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4 ways to grow your company and snare a multimillion-dollar windfall

You can't plan on building a company solely with the goal of getting it acquired or having it go public. To go really big, you have to build it to be successful. Develop a great product and a strong business, and the rest will follow. If you want to "go big," don't look outside your company. Focus instead on making your existing business the very best that it can be.

That is my answer when people ask me what it takes to help companies with their long-term exit strategies.

This may all sound very straightforward, but it's often hard to know where to begin. Finding the starting line can be the biggest challenge. Over the years, I've developed a tool that resembles a heat map to identify which parts of a business are "hot" (i.e., in need of attention). It helps examine what I think are the four most critical areas to evaluate when positioning a business for its next stage of growth: R&D, go-to-market strategy, organizational readiness and market size.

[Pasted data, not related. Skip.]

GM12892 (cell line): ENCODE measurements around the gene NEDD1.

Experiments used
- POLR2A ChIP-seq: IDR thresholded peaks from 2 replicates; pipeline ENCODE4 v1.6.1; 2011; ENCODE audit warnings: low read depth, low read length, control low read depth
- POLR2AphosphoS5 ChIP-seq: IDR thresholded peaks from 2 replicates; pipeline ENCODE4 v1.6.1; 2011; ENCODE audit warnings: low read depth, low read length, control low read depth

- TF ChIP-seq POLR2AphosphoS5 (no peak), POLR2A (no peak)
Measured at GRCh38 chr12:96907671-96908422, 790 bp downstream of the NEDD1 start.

This map has served as one of the most reliable guides I've used to secure millions in funding and spearhead multiple acquisitions.

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1. Research and development 

Take a step back, look at the research and development arm of your organization, and ask yourself a few key questions: What are your research, development and engineering costs as a percentage of your revenue? How much of your research and development is sustaining or supporting an existing product versus engineering new products and innovation?